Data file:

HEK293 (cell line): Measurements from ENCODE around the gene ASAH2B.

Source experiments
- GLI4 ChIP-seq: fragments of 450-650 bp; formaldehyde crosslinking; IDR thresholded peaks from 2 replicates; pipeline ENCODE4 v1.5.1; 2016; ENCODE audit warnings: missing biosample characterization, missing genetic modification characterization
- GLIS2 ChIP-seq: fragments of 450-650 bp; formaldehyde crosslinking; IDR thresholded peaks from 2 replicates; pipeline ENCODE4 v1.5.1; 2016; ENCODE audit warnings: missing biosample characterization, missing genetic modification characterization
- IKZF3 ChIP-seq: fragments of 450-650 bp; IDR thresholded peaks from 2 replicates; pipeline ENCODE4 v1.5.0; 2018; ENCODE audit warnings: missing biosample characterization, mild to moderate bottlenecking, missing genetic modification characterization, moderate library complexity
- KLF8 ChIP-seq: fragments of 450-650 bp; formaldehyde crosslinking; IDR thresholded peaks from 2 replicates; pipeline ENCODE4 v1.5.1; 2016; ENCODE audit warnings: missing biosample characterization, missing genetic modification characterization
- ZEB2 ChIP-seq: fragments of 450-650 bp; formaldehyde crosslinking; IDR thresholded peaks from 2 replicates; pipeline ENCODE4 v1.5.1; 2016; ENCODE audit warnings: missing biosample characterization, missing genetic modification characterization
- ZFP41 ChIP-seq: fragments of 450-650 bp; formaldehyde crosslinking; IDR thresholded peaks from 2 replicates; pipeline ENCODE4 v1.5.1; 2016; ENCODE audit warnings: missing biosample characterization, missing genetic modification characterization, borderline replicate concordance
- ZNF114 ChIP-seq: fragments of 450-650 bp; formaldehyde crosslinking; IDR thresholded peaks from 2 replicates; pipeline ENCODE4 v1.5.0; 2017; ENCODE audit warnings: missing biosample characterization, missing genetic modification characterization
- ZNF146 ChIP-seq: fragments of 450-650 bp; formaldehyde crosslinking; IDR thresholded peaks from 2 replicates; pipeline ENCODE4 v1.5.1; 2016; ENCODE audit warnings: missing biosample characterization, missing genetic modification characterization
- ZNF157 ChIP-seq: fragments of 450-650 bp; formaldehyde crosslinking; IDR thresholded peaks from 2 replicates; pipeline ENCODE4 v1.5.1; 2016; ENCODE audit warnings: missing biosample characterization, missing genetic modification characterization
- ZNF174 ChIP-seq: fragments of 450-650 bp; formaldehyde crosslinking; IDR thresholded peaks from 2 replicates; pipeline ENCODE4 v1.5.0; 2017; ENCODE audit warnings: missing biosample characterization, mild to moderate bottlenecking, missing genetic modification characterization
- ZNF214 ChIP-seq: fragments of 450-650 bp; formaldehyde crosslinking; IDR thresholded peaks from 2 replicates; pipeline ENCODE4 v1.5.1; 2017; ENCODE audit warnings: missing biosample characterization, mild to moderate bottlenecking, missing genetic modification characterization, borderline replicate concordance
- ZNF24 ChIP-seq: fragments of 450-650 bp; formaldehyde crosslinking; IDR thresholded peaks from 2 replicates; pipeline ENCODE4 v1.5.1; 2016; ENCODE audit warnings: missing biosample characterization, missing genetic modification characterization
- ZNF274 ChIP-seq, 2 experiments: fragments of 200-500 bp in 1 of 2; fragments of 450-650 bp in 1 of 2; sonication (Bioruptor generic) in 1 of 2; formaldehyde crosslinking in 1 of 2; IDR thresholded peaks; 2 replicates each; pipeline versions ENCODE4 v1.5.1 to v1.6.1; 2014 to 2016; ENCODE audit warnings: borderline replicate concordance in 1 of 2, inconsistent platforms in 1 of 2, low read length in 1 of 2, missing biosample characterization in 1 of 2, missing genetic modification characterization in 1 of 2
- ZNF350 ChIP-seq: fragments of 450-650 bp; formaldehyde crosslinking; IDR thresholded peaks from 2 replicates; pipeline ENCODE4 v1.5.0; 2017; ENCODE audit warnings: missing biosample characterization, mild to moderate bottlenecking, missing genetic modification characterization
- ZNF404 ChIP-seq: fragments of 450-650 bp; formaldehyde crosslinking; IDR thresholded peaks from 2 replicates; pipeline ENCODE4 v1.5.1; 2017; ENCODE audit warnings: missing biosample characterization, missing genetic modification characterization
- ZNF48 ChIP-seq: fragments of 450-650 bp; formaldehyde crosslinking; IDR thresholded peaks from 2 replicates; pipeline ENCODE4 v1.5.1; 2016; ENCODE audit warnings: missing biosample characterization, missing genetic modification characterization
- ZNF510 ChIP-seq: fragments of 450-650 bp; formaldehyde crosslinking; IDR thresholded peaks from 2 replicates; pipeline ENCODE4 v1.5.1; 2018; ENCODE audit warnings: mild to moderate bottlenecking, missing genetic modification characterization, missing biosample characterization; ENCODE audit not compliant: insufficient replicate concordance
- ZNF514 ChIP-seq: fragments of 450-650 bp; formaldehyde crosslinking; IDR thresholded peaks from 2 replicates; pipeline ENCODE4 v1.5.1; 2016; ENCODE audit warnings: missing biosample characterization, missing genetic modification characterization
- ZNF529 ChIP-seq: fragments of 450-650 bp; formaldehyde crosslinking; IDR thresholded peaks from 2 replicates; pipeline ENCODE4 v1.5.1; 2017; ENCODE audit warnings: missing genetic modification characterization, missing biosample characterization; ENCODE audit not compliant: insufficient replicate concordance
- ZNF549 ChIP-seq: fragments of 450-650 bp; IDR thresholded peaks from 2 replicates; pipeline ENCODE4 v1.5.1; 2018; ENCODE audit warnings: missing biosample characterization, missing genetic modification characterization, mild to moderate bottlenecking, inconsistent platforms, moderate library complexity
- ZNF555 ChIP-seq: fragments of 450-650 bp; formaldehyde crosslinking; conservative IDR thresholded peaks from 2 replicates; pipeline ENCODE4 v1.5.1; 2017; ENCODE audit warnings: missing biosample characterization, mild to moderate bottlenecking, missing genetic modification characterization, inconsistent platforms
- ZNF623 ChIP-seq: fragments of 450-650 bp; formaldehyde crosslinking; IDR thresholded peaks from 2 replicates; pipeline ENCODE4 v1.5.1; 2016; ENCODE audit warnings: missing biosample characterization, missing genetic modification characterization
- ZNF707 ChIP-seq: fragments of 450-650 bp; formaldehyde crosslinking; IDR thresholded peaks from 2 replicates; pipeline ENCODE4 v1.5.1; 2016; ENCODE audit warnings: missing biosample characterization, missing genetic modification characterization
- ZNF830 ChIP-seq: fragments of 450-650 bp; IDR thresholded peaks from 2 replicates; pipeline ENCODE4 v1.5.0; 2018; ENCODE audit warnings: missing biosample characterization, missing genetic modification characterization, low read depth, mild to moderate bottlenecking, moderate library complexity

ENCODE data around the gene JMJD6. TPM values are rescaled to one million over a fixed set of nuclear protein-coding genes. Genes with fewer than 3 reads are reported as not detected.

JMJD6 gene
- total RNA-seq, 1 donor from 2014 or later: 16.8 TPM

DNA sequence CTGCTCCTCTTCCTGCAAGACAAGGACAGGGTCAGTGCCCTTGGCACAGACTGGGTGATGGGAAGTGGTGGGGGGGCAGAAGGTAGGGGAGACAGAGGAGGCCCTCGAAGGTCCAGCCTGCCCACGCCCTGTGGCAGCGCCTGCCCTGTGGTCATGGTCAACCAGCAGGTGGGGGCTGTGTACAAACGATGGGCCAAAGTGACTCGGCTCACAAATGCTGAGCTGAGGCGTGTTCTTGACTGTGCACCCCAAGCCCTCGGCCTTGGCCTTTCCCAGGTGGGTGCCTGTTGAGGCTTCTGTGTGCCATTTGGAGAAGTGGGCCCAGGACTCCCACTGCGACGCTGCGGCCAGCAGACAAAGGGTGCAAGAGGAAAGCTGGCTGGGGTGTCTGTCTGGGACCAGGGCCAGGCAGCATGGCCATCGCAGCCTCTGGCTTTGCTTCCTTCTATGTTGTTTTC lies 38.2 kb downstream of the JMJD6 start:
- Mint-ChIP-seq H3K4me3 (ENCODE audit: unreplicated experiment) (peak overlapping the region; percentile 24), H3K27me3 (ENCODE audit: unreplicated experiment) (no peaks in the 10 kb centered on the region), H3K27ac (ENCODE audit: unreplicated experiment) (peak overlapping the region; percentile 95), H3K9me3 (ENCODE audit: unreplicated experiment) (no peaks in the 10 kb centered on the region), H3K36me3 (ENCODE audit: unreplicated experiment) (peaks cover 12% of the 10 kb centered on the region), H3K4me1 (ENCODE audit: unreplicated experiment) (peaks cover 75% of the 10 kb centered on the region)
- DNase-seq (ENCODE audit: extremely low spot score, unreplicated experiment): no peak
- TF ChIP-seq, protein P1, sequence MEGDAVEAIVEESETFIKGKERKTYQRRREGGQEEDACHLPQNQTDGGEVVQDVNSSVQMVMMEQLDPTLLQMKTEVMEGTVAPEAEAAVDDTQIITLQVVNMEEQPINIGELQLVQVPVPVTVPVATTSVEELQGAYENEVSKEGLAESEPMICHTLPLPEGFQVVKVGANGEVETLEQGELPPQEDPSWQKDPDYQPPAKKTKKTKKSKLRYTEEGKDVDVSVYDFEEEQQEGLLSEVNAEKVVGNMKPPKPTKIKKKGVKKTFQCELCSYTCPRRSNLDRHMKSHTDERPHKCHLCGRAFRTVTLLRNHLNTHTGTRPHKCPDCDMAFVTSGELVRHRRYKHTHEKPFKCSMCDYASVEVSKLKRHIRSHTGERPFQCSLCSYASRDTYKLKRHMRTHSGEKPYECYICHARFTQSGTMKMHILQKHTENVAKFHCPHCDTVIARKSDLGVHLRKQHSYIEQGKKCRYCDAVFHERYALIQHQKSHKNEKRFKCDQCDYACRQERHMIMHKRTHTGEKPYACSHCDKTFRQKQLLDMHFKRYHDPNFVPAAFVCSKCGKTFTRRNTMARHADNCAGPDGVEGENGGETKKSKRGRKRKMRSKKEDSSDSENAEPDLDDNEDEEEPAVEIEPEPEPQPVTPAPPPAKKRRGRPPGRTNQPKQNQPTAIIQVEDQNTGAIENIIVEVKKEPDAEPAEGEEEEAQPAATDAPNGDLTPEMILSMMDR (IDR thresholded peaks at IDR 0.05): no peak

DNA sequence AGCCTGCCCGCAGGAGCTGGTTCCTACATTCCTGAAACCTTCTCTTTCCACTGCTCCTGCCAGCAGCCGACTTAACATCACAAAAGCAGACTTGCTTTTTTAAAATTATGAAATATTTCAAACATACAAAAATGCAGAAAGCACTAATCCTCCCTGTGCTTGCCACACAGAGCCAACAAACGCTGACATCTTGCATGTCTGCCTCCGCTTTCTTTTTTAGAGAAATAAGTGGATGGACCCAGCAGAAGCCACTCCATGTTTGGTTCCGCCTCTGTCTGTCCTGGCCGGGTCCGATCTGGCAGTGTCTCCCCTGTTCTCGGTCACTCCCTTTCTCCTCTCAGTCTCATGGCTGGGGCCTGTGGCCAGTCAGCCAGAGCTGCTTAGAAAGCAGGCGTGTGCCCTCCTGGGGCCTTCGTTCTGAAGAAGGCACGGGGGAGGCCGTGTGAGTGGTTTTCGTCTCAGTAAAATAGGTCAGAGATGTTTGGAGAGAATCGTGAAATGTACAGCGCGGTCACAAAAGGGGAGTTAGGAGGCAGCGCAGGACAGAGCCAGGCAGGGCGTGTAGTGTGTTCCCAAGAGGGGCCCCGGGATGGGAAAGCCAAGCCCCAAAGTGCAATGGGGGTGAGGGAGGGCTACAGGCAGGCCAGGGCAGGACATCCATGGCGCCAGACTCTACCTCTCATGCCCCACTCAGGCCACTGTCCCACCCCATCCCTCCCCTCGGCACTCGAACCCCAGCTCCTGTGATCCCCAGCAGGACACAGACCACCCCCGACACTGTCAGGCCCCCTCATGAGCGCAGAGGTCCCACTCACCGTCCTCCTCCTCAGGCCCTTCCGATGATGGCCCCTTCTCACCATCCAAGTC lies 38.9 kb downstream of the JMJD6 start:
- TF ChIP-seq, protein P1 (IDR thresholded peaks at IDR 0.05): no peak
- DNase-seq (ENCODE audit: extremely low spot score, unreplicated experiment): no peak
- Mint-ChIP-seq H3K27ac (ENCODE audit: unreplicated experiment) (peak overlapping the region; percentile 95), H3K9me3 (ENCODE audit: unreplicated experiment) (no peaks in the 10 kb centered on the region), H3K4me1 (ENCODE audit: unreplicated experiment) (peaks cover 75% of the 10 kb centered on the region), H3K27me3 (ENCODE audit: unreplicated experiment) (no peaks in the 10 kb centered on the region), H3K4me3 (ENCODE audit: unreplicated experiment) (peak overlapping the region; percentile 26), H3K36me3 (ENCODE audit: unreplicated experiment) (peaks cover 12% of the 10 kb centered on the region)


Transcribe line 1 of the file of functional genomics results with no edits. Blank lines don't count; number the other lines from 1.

HEK293 (cell line): Measurements from ENCODE around the gene ASAH2B.